We used to have this list of "Children's Book Titles You'll Never See", and our sardonic family found them deeply amusing. I found the list online (click here) because of course, everything lives on the interwebs Somewhere! Anyway, "Daddy drinks because you cry" was one of them, and I was reminded of it when Elizabeth tells Roy, "Your daddy beats you because he loves you." There was a pretty significant amount of beating in this book, and I recognize that (a) it was a different time and (b) there are some cultural differences in discipline, but (c) I was still upset. I don't like violence, and I definitely don't like the power dynamic of a parent striking their child, no matter the situation. 

I can remember lots of things.
When the book opens, it's John's birthday, and he is certain that everyone has forgotten. This reminded me of Sixteen Candles, when poor Molly Ringwald is desperately trying to get her family to remember it's her birthday, to no avail. Here's another similar scene from Poisonwood Bible: 

Rachel - teenager (to a fault), supremacist (sorry folks, that's what she is), outlier (as in, one of these Prices is not like the others)
"'Oh, it's August twentieth today, isn't it?' I asked several times out loud, looking at my watch like there was something I needed to do... I asked Adah rather loudly, 'Say, isn't today's date the twentieth of August?' She nodded that it was, and I looked around me in amazement, for there was my very own family, setting the breakfast table and making lesson plans and what not as if this were simply the next day after yesterday and note even anything as special as Thursdays back home in Bethlehem, which was always the day we had to set out the trash."

It turns out that Johnny's mother has not forgotten, and she gives him a little spending money to go out (TREAT YOSELF). The rest of the family seems pretty oblivious, though, and I felt for the little guy! All he got for brekkies was a little hominy and a bacon scrap. Not much of a birthday breakfast! Maybe he dreamed drooling of a Banana Breakfast!

It's a black and white world.
Like I mentioned before, this was a tough book to read - it puts the reader face to face with harsh truths about race, some of which are not noticeably different or better today. I know that the world is not, in fact, black and white, but Baldwin does paint in these colors from time to time, out of necessity and in speaking his characters' (and his) truth. 
  • "Before [John], then, the slope stretched upward, and above it in the brilliant sky, and beyond it, cloudy, and far away, he saw the skyline of New York. He did not know why, but there arose in him an exultation and a sense of power, and he ran up the hill like an engine, or a madman, willing to throw himself headlong into the city that glowed before him... And still, on the summit of that hill he paused. He remembered the people he had seen in that city, whose eyes held no love for him. And he thought of their feet so swift and brutal, and the dark gray clothes that they wore, and how when they passed they did not see him, or if they saw him, they smirked." This was such a poignant juxtaposition of sheer joy and ostracism. It reminded me of the remarks that Laura Bloomberg gave at Breakthrough's national conference this year - she referenced a poem that one of her students wrote, a young black man, and how he looked in the mirrors at school and saw nothing, because he felt so invisible to the world. My best friend, Dennis, even expressed that he, as a gay black man, has felt invisible to the world, and he leads a rich life replete with friendships and positive relationships. I am so deeply sad that sixty years have not made a dent in this perception; there is so much work still to be done.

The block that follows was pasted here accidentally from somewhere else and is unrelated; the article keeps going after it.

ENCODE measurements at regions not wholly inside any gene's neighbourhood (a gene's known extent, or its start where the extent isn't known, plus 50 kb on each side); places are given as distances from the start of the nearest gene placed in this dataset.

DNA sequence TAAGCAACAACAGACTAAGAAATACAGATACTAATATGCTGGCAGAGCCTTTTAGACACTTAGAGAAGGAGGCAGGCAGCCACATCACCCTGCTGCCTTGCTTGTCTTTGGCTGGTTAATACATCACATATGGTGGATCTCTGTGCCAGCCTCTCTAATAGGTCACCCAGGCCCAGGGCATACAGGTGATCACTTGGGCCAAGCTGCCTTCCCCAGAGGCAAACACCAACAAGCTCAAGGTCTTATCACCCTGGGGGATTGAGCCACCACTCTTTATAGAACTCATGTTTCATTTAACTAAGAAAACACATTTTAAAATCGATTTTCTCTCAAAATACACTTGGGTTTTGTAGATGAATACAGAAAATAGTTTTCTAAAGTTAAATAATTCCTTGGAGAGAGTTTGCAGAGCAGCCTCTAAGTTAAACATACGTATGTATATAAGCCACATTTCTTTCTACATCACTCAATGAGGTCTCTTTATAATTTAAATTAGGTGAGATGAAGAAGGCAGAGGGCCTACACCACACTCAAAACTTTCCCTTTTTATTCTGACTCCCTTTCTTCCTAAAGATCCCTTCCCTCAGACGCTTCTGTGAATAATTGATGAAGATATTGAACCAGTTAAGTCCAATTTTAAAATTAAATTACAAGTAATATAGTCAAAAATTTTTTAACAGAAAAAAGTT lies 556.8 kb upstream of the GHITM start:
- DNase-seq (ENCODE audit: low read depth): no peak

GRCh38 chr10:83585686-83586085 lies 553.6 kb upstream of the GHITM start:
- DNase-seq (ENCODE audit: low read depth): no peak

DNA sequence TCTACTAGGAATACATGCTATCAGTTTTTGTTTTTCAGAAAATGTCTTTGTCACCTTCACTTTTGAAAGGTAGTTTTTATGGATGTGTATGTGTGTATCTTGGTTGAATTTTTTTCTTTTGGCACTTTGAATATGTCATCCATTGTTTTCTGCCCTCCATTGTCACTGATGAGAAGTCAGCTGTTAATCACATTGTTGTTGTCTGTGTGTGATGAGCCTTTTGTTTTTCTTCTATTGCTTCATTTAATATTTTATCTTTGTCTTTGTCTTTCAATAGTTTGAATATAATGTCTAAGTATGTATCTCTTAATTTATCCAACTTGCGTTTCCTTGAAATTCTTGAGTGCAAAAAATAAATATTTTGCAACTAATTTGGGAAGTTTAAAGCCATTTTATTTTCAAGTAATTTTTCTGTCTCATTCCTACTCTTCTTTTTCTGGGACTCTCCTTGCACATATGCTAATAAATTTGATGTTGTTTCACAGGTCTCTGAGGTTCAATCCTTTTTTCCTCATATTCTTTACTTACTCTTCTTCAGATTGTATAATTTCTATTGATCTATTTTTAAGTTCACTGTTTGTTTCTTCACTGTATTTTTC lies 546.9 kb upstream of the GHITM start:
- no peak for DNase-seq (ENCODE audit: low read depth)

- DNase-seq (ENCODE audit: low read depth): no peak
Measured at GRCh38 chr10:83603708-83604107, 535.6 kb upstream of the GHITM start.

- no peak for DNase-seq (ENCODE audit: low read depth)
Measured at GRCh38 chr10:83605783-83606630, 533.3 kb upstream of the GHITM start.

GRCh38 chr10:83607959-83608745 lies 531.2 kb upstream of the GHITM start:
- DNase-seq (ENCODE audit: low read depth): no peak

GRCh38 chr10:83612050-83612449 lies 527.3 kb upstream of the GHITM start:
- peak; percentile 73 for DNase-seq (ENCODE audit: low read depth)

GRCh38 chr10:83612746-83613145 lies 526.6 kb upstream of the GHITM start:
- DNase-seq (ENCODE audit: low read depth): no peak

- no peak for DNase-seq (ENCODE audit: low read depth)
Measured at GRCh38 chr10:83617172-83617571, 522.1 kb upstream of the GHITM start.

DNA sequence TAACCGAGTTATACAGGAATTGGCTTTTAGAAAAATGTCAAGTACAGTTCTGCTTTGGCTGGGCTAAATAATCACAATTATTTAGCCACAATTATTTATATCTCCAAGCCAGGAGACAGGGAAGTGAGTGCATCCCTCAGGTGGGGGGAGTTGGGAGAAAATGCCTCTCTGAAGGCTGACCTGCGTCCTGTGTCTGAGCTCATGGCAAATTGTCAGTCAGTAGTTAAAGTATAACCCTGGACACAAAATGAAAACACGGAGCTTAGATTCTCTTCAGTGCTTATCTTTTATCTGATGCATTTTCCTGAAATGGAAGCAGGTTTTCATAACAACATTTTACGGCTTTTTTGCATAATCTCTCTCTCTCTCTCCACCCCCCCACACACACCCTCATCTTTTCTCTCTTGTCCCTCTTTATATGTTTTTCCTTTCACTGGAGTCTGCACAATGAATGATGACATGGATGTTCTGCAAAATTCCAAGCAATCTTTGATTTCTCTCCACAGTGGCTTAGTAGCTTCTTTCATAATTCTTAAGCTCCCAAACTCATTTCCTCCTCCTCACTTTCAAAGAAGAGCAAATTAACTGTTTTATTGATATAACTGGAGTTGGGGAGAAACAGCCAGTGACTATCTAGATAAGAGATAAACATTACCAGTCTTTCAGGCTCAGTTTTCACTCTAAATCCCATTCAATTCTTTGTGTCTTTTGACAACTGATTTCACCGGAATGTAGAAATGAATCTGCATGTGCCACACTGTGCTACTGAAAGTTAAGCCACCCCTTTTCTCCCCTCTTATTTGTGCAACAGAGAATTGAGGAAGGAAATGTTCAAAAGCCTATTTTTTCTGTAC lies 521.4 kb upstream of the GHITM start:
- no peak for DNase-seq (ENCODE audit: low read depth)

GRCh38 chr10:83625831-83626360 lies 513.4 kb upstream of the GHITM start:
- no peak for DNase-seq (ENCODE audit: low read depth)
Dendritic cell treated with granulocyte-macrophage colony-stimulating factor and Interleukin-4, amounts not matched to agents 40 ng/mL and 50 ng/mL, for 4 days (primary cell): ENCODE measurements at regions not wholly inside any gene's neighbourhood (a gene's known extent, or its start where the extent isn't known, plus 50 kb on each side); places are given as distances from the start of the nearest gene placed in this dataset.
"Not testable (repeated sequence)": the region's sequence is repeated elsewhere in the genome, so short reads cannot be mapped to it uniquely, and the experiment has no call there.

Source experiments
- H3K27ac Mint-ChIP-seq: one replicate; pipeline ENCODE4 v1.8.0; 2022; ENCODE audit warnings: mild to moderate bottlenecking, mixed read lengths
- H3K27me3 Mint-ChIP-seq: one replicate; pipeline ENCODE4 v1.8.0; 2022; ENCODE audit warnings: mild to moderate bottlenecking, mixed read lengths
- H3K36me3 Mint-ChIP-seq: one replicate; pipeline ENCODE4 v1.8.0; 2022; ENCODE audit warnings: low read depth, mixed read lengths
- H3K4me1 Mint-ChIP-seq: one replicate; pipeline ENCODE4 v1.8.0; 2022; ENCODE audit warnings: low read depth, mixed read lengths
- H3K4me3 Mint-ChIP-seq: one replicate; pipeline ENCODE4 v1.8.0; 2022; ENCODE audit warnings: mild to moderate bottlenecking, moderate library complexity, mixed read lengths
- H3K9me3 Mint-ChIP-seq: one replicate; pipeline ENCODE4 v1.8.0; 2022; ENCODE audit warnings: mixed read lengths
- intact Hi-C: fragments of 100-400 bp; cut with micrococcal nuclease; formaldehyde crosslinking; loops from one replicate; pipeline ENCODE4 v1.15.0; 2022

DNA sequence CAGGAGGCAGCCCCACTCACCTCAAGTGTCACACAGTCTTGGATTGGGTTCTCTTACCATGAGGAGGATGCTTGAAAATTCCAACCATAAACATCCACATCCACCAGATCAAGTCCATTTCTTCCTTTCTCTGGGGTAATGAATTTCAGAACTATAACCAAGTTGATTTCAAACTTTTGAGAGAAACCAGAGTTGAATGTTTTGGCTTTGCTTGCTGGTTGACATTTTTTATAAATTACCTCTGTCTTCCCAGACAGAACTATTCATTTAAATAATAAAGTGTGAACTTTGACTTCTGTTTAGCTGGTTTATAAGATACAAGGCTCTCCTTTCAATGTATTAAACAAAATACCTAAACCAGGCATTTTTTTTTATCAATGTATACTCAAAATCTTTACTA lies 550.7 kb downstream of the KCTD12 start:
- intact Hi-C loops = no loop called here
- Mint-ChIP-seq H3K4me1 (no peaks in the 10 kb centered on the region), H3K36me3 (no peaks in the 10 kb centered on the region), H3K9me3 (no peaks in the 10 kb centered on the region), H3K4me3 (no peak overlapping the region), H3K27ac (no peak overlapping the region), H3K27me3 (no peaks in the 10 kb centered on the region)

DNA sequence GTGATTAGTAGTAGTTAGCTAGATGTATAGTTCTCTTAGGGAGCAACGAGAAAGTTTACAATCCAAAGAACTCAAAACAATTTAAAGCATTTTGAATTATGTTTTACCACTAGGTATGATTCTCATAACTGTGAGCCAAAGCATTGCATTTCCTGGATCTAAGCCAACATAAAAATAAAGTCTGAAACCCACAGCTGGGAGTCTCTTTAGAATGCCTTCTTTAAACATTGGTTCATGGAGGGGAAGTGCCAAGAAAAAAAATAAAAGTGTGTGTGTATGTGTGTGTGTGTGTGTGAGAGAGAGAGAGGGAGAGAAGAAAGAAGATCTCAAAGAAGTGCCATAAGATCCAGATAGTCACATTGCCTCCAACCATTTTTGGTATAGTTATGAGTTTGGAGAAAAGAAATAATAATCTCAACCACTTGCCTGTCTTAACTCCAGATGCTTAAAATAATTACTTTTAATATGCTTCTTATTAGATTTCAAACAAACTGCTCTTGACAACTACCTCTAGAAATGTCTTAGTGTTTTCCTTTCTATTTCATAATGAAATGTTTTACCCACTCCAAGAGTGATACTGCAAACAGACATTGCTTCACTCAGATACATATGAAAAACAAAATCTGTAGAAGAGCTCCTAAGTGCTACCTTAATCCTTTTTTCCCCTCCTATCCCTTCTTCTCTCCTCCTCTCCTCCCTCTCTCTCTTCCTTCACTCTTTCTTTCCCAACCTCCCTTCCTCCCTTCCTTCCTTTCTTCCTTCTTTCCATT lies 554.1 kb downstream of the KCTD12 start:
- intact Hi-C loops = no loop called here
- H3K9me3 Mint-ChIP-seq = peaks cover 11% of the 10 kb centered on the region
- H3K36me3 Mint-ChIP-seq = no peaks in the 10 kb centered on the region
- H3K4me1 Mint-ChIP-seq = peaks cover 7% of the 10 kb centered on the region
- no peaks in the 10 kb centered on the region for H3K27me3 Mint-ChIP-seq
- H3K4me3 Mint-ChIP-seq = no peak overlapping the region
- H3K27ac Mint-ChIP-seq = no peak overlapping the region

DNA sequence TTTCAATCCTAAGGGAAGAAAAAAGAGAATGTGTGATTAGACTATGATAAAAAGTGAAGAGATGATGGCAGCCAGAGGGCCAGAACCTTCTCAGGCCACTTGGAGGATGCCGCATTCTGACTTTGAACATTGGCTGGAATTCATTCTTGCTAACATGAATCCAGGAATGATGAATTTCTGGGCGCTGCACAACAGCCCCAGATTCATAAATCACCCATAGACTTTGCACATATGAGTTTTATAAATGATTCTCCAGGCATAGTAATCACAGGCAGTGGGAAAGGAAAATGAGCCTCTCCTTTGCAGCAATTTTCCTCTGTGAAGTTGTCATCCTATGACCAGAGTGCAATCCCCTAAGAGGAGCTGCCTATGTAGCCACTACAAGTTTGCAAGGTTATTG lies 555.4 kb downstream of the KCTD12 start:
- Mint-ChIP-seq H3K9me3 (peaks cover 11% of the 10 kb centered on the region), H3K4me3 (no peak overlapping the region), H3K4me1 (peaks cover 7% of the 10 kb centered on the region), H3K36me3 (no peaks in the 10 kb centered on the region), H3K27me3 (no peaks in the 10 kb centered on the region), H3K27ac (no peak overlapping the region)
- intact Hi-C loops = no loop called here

• "His father said that all white people were wicked, and that God was going to bring them low. He said that white people were never to be trusted, and that they told nothing but lies, and that not one of them had ever loved a n*." He, John, was a n*, and he would find out, as soon as he got a little older, how evil white people could be. John had read about the things white people did to colored people; how, in the South, where his parents came from, white people cheated them of their wages, and burned them, and shot them - and did worse things, said his father, which the tongue could not endure to utter. He had read about coloured men being burned in the electric chair for things they had not done; how in riots they were beaten with clubs; how they were tortured in prisons; how they were the last to be hired and the first to be fired." We have made strides in some areas, to be sure, but what a passage to read on MLK day, in a year filled with Ferguson and Trayvon and Eric Garner and Freddie Gray. There are layers to hatred, and bigotry, yes, but can white people be trusted any more today? I wonder sometimes.
  • "For him there was the back door, and the dark stairs, and the kitchen or the basement. This world was not for him." I was floored by this line. You could argue that I have faced the occasional barrier as a woman, or as someone who has struggled financially from time to time, or even as a person who identifies as having mental health needs, but I have never, for one instant, truly felt, in my heart of hearts, that the world was not for me. If that isn't privilege, I don't know what is. Do you feel like the world is for you?